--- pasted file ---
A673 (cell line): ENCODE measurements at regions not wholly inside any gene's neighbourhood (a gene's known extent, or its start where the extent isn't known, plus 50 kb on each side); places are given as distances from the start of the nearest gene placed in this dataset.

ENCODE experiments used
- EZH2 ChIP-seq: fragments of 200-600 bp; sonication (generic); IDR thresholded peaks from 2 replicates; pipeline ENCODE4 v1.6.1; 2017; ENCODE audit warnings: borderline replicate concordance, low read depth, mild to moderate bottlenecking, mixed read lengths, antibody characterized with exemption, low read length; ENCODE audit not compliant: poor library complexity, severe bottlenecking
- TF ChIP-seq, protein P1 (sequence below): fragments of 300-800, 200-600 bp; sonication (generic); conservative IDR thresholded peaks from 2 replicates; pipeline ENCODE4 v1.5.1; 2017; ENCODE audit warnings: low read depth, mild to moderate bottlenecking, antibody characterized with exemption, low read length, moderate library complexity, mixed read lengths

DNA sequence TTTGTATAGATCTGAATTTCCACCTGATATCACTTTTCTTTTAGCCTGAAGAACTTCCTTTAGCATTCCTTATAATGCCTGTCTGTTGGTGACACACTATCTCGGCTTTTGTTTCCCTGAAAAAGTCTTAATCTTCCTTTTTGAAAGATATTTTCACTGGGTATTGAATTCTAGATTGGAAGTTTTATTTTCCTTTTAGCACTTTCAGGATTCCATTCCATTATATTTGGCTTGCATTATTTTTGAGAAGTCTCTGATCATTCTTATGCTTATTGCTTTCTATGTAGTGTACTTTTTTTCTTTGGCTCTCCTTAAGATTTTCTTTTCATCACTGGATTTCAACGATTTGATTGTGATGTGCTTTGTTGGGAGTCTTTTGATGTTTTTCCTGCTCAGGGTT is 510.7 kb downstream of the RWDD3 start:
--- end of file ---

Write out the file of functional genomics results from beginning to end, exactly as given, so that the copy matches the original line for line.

A673 (cell line): ENCODE measurements at regions not wholly inside any gene's neighbourhood (a gene's known extent, or its start where the extent isn't known, plus 50 kb on each side); places are given as distances from the start of the nearest gene placed in this dataset.

ENCODE experiments used
- EZH2 ChIP-seq: fragments of 200-600 bp; sonication (generic); IDR thresholded peaks from 2 replicates; pipeline ENCODE4 v1.6.1; 2017; ENCODE audit warnings: borderline replicate concordance, low read depth, mild to moderate bottlenecking, mixed read lengths, antibody characterized with exemption, low read length; ENCODE audit not compliant: poor library complexity, severe bottlenecking
- TF ChIP-seq, protein P1 (sequence below): fragments of 300-800, 200-600 bp; sonication (generic); conservative IDR thresholded peaks from 2 replicates; pipeline ENCODE4 v1.5.1; 2017; ENCODE audit warnings: low read depth, mild to moderate bottlenecking, antibody characterized with exemption, low read length, moderate library complexity, mixed read lengths

DNA sequence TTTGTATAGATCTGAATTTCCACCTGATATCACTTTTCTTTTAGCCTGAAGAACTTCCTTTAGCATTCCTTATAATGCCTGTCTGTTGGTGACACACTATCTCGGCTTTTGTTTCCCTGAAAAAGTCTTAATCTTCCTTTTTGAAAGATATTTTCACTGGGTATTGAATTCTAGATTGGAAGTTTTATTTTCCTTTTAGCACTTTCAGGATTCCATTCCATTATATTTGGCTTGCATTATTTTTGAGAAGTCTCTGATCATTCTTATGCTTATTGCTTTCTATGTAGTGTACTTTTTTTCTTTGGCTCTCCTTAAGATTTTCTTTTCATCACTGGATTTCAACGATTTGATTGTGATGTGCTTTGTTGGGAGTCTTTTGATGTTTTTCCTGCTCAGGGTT is 510.7 kb downstream of the RWDD3 start: